Libyan suspect in Benghazi terror attack pleads not guilty in US court
Federal Grand jury court in Washington hears 'not guilty' plea from Ahmed Abu Khatallah over terrorist attacks in Benghazi after he was controversially captured by US special forces in Libya
The suspected ringleader of a deadly attack on the American mission in the Libyan city of Benghazi pleaded not guilty during a brief appearance in a US federal court on Saturday.
A federal grand jury formally charged Ahmed Abu Khatallah during the rare Saturday session on a single charge of conspiracy to provide material support and resources to terrorists for the attacks that killed US ambassador Chris Stevens and three other Americans two years ago.
Abu Khatallah is due back in the court, located nearly 2 kilometres from the White House, on Wednesday for a detention hearing, and again on July 8 for a status hearing.
He was flown to Washington by helicopter shortly after sunrise from a US Navy warship where he had been held and interrogated since his high-profile capture two weeks ago, a law enforcement official told reporters.
The suspect, believed to be 43 and also known as Ahmed Mukatallah, listened to the court proceedings through an interpreter and raised his right hand.
Public defender Michelle Peterson entered a not guilty plea on his behalf.
Wearing a dark tracksuit, Abu Khatallah had a long, dark gray beard and moustache with curly hair, court sketches showed. He was not handcuffed.
The Justice Department has charged Abu Khattalah with three counts in connection with the attacks that saw gunmen storm the US mission in Benghazi and set it on fire.
A CIA annex was also targeted in the attacks that shocked Washington, quickly growing into a highly-charged political issue.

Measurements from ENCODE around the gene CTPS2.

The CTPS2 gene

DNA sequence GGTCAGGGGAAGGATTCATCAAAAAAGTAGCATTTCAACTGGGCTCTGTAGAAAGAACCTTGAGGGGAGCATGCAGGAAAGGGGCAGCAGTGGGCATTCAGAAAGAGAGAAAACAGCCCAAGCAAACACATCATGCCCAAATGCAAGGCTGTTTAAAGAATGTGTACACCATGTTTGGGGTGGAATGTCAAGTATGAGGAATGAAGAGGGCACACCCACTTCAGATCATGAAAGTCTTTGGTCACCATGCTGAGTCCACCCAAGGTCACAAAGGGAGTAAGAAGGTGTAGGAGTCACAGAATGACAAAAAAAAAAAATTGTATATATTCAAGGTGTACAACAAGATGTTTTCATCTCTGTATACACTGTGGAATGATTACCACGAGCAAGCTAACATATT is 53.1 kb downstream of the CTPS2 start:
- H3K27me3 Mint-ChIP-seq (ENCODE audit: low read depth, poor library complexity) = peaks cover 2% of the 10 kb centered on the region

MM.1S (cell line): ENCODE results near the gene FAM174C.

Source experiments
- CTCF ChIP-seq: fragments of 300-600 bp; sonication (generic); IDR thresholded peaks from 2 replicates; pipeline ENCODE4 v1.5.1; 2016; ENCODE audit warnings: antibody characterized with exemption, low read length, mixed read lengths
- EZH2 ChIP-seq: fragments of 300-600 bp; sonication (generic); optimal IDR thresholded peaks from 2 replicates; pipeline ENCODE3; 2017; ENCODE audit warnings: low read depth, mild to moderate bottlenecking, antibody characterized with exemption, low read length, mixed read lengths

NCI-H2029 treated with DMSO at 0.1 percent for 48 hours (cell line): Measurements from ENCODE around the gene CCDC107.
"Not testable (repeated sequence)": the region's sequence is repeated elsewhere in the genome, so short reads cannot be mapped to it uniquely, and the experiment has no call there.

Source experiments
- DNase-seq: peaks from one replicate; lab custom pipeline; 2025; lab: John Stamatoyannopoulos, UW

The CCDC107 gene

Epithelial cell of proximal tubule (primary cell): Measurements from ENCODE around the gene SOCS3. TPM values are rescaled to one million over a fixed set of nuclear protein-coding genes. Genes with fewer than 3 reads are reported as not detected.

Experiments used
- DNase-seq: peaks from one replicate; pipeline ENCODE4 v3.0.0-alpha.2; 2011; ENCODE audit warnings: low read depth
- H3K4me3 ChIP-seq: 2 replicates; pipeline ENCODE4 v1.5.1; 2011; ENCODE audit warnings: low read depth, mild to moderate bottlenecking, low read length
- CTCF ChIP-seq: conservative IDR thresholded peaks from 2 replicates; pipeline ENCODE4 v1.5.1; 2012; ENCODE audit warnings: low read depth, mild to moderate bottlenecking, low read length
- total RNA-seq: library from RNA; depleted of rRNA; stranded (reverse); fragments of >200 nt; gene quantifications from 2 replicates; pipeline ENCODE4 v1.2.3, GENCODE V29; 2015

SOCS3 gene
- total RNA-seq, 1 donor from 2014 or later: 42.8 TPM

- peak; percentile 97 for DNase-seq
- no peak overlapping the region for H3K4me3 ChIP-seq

The case’s lead prosecutor warned that the Justice Department could bring additional charges against Abu Khatallah during the ongoing investigation.
The US State Department has identified Khatallah as a senior leader of Ansar al-Sharia, a Libyan “terrorist” group responsible for a spate of attacks and assassinations.
US special forces captured Khatallah – who could face the death penalty – earlier this month in a covert raid on Libyan soil.
The forces, working with FBI agents, carried out the stealth operation to seize Khatallah under cover of darkness and withdrew without loss. Libya subsequently accused Washington of violating its sovereignty.
The raid two weeks ago represented a victory for President Barack Obama, who has faced intense criticism over his administration’s handling of the Benghazi assault and its aftermath.
Some Republicans have criticised the administration’s decision to try Khatallah in a civilian court rather than through the Guantanamo Bay special military tribunals.
Republican Senator Kelly Ayotte expressed “serious concerns that conducting a rushed interrogation onboard a ship and then turning Khattalah over to our civilian courts risks losing critical intelligence that could lead us to other terrorists or prevent future attacks”.
But in one challenge to the case, FBI investigators were only able to visit the crime scenes to collect evidence several weeks after the assault due to high security concerns.
The case relies heavily on accounts from Libyan officials and witnesses who have singled out Khatallah as taking part in the assault that day.
“We’re very confident in our ability to bring this case to prosecution and secure a conviction,” a senior law enforcement official said.
“The bottom line is you don’t commit the resources we committed to go to the other side of the world apprehending an individual, bringing him on a ship if you are not very confident in your case.”
FBI Director James Comey hailed Abu Khatallah’s capture as a “major step forward” in the investigation, but stressed that “our work, however, is not over”.
“This case remains one of our top priorities and we will continue to pursue all others who participated in this brazen attack on our citizens and our country,” he added.
Khatallah had been seen in public often since and defiantly spoke with reporters last year at a luxury hotel in Benghazi.
But US officials have dismissed suggestions that the suspect was “hiding in plain sight” or that the operation to capture him could have been conducted much sooner.
The Benghazi attack raised questions about security at US diplomatic facilities worldwide and the assessment of militant threats. Former secretary of state Hillary Clinton has faced hostile questioning by lawmakers over the issue.
Republicans alleged that the White House failed to respond decisively and then tried to hide some facts in the grisly episode.
The Obama administration, in turn, has accused critics of politicising a tragic event.